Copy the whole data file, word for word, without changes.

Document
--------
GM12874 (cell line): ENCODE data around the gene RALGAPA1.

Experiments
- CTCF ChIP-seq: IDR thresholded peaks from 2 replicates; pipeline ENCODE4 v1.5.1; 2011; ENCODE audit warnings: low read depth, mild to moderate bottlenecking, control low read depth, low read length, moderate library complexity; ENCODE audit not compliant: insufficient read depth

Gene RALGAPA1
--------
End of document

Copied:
GM12874 (cell line): ENCODE data around the gene RALGAPA1.

Experiments
- CTCF ChIP-seq: IDR thresholded peaks from 2 replicates; pipeline ENCODE4 v1.5.1; 2011; ENCODE audit warnings: low read depth, mild to moderate bottlenecking, control low read depth, low read length, moderate library complexity; ENCODE audit not compliant: insufficient read depth

Gene RALGAPA1